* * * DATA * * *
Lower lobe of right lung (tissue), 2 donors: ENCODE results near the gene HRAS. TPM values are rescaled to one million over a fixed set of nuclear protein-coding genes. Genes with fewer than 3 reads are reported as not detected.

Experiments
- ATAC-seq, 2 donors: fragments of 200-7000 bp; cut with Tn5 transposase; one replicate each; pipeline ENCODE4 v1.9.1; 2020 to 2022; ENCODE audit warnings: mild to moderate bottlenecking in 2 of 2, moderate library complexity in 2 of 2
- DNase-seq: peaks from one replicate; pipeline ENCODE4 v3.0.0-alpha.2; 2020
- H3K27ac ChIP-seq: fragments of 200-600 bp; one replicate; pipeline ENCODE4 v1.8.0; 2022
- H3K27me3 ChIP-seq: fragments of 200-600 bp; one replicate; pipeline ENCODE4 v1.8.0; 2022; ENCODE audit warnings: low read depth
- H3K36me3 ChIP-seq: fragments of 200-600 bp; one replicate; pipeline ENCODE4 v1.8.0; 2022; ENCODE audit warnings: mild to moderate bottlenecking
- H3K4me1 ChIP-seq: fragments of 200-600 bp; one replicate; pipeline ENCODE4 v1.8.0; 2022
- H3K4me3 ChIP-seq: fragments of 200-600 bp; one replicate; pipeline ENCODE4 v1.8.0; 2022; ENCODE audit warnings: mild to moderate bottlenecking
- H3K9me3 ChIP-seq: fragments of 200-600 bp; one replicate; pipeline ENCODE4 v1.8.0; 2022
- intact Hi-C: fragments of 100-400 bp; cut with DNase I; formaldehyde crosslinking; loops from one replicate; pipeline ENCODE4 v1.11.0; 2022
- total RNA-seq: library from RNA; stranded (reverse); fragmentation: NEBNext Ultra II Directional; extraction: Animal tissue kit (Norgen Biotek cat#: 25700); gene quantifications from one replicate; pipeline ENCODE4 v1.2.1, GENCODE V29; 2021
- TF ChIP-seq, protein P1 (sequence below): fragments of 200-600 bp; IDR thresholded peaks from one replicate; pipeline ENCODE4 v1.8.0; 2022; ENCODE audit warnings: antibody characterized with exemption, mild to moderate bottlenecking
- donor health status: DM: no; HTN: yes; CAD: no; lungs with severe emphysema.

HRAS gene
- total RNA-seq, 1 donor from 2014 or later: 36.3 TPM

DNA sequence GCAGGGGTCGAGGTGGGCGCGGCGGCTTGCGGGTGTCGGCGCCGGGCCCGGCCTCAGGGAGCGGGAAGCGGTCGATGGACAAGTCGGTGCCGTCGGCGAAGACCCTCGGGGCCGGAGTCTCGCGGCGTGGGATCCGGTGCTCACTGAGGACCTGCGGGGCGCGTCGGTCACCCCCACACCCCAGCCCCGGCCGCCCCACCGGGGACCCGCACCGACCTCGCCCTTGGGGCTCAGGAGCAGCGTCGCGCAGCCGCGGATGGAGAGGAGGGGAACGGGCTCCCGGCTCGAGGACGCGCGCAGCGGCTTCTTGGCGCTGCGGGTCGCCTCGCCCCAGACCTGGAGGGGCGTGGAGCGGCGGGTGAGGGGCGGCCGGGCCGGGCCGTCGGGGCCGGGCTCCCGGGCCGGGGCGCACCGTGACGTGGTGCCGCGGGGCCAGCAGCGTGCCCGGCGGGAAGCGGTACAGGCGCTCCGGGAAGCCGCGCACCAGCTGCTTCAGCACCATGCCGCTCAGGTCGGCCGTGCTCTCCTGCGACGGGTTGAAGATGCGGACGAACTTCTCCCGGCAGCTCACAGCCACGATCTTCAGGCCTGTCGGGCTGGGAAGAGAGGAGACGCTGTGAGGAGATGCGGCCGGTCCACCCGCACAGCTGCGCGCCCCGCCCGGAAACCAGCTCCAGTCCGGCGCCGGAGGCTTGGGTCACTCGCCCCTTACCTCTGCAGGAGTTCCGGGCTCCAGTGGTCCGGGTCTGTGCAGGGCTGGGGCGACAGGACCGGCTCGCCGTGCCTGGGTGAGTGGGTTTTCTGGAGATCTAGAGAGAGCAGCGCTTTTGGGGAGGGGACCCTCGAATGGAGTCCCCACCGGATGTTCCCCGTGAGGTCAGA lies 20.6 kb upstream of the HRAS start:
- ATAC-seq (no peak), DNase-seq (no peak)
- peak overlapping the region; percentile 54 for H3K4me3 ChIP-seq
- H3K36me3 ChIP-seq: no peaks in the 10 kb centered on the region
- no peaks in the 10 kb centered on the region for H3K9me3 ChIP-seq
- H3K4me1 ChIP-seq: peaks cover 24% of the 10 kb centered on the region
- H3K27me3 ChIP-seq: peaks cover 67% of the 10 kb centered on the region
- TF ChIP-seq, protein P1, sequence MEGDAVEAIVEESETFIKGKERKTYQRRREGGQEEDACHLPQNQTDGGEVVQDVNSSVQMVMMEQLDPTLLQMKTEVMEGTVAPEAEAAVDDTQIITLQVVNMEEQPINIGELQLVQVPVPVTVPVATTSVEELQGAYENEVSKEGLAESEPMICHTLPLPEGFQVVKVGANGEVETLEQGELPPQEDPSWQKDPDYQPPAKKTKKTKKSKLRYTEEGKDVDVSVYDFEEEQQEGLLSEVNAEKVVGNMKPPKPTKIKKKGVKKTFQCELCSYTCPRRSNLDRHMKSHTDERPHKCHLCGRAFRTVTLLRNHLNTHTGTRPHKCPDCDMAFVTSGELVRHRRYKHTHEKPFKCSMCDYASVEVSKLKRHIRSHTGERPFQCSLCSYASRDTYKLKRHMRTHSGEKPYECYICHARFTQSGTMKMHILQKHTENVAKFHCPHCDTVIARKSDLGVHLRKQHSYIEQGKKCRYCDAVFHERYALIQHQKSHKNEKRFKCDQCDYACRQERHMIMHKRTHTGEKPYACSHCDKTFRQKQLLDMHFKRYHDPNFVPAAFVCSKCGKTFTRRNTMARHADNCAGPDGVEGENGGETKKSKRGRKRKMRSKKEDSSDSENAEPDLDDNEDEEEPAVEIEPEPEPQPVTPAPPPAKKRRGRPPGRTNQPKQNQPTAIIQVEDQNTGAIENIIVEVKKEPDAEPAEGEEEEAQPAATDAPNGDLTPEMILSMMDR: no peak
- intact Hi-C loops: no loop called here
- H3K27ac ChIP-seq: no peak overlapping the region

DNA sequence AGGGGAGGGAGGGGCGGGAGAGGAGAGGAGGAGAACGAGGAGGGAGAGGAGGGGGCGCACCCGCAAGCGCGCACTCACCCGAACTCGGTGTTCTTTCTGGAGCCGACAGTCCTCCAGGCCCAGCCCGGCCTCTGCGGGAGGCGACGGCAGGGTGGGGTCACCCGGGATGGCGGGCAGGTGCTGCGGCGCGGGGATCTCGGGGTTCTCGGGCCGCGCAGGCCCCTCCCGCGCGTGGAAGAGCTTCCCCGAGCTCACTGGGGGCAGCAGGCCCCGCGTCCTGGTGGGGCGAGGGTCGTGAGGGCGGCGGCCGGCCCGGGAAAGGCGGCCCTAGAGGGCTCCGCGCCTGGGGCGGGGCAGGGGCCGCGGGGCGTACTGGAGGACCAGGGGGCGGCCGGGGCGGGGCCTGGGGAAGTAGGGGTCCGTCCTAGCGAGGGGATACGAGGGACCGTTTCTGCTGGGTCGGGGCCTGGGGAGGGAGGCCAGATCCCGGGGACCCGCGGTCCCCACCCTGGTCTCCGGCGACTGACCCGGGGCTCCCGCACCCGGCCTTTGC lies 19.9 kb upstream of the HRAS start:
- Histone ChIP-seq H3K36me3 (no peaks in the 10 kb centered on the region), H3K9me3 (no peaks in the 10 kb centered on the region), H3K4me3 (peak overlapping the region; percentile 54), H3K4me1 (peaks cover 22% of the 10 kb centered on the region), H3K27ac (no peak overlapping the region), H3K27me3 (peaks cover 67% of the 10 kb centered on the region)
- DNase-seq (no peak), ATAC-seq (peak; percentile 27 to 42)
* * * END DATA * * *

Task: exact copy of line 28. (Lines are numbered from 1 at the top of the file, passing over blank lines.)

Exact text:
- Histone ChIP-seq H3K36me3 (no peaks in the 10 kb centered on the region), H3K9me3 (no peaks in the 10 kb centered on the region), H3K4me3 (peak overlapping the region; percentile 54), H3K4me1 (peaks cover 22% of the 10 kb centered on the region), H3K27ac (no peak overlapping the region), H3K27me3 (peaks cover 67% of the 10 kb centered on the region)